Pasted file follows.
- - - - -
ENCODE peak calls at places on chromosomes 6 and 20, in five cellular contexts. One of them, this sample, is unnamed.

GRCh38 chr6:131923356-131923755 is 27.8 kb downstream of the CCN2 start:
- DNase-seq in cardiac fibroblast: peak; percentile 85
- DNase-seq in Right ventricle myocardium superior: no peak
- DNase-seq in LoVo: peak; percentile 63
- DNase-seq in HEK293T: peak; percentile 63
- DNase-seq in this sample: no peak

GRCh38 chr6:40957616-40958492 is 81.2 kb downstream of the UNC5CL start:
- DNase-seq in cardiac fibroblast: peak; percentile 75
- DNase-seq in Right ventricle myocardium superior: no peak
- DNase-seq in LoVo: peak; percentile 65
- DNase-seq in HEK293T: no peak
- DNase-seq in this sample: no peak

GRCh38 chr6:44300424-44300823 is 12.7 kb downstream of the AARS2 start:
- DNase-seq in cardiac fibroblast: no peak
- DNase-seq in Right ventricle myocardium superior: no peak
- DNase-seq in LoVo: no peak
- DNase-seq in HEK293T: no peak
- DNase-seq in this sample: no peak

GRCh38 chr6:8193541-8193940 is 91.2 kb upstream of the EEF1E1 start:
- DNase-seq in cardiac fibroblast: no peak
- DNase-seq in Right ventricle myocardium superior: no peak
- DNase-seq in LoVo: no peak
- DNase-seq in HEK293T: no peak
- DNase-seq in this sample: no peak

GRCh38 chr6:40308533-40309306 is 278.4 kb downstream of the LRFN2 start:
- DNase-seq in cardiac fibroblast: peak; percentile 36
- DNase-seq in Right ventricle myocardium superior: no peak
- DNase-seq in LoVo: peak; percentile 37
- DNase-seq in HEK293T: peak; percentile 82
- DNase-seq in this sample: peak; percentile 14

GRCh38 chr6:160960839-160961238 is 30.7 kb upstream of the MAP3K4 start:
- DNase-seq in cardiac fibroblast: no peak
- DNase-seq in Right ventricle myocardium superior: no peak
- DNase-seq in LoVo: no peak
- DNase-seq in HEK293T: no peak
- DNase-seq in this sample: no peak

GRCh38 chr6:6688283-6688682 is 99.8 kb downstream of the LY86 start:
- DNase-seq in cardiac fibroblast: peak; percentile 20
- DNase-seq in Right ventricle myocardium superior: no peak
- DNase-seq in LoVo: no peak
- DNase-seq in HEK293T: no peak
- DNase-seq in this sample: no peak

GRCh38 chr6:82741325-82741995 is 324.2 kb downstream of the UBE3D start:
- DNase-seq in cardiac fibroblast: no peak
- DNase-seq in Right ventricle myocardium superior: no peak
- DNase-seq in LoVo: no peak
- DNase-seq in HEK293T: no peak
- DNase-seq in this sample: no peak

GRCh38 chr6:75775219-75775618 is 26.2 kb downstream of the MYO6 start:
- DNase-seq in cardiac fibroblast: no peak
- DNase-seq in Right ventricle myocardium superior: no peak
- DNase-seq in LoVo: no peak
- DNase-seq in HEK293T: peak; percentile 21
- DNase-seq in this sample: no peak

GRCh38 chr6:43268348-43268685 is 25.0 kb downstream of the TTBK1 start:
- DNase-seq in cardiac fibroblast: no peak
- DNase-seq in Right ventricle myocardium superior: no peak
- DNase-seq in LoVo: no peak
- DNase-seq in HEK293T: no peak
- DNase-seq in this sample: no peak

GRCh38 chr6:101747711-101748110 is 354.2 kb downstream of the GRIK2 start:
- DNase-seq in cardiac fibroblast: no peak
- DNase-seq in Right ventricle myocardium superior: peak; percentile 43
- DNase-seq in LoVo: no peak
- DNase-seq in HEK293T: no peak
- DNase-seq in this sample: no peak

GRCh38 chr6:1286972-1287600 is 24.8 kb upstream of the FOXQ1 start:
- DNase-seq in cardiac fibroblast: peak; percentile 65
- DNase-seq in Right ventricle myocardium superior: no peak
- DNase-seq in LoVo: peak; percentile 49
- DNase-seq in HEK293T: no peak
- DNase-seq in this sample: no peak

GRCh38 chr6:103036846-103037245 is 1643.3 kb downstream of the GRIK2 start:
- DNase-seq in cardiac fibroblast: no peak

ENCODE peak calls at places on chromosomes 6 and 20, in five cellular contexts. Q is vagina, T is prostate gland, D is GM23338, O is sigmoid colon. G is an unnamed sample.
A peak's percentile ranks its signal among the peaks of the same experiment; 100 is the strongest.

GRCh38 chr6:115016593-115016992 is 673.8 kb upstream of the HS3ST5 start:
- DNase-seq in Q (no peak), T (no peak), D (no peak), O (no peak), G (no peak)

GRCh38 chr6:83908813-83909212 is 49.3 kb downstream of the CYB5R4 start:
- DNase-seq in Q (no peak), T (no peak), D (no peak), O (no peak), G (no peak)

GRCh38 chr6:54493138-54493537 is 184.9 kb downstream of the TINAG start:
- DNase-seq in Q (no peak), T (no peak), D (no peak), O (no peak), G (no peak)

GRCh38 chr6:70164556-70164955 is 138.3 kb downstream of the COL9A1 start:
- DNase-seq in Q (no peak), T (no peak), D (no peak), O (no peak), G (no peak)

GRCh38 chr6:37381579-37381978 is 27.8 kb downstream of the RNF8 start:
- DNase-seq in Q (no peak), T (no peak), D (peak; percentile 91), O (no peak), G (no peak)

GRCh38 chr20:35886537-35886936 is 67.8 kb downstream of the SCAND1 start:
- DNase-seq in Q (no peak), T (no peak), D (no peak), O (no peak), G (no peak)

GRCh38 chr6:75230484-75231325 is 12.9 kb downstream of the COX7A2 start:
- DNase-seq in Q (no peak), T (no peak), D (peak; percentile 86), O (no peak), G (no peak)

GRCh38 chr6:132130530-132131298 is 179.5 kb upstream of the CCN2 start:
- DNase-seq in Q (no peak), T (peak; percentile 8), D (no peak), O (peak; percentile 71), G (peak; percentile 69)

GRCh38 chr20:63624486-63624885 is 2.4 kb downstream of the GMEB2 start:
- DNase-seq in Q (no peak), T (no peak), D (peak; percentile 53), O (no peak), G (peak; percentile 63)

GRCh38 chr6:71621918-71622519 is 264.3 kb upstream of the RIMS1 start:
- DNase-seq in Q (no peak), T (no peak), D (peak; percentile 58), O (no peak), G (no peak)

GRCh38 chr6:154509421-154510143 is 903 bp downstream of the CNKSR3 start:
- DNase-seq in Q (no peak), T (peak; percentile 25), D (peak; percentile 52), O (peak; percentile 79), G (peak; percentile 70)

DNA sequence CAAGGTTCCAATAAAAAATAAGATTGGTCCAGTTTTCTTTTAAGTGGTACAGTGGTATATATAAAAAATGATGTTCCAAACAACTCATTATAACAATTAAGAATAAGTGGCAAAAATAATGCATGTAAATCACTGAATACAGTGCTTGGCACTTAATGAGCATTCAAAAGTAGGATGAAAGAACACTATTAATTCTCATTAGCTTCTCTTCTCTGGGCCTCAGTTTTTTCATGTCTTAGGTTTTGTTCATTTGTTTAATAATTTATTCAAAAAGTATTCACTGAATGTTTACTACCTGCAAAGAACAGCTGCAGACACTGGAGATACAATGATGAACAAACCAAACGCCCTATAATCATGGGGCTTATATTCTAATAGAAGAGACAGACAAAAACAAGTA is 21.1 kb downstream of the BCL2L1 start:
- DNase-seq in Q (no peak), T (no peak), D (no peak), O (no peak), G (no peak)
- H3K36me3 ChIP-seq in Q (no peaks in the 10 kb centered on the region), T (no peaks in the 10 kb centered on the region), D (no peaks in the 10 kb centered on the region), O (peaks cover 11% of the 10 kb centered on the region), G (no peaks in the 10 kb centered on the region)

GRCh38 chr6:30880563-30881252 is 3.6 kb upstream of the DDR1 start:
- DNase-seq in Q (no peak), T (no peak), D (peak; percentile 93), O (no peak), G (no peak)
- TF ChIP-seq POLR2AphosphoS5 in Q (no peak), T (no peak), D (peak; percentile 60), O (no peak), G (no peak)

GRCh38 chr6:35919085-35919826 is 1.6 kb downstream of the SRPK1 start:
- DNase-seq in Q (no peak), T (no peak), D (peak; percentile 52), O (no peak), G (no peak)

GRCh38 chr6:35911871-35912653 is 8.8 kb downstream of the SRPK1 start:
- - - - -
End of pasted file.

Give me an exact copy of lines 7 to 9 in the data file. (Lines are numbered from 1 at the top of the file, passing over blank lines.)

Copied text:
- DNase-seq in this sample: no peak

GRCh38 chr6:40957616-40958492 is 81.2 kb downstream of the UNC5CL start:
- DNase-seq in cardiac fibroblast: peak; percentile 75